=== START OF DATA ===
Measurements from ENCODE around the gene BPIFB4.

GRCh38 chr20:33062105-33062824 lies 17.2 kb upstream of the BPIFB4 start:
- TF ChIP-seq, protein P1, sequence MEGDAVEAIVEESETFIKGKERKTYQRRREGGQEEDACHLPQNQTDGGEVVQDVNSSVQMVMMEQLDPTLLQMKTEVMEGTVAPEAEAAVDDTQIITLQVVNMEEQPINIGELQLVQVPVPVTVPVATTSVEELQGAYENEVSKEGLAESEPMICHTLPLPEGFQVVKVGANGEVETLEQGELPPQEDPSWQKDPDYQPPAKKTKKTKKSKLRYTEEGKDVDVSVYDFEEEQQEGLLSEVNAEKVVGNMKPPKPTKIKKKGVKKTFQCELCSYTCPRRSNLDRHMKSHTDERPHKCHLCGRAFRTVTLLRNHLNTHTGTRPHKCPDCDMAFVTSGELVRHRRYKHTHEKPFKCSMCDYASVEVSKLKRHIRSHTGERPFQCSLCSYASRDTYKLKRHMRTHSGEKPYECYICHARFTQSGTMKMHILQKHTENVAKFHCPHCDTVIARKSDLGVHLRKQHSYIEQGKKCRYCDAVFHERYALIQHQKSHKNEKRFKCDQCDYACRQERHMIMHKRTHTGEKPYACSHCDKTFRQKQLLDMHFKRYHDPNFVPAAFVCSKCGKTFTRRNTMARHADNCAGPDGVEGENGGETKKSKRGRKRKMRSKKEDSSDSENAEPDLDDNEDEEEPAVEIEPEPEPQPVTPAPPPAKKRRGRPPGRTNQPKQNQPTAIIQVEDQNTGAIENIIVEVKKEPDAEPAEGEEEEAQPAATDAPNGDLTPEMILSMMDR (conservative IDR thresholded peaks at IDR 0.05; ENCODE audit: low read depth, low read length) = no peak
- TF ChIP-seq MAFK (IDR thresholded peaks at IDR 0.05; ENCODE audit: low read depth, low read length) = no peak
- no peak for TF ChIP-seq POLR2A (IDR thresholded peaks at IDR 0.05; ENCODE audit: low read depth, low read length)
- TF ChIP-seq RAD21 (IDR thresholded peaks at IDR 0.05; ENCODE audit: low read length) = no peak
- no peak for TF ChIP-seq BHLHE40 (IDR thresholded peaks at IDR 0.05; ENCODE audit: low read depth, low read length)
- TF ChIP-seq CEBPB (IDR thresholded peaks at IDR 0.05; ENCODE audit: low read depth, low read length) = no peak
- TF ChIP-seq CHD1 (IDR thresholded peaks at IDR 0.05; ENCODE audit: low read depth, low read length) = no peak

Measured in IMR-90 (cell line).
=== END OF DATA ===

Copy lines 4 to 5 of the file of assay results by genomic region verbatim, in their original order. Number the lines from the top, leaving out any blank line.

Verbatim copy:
- TF ChIP-seq MAFK (IDR thresholded peaks at IDR 0.05; ENCODE audit: low read depth, low read length) = no peak
- no peak for TF ChIP-seq POLR2A (IDR thresholded peaks at IDR 0.05; ENCODE audit: low read depth, low read length)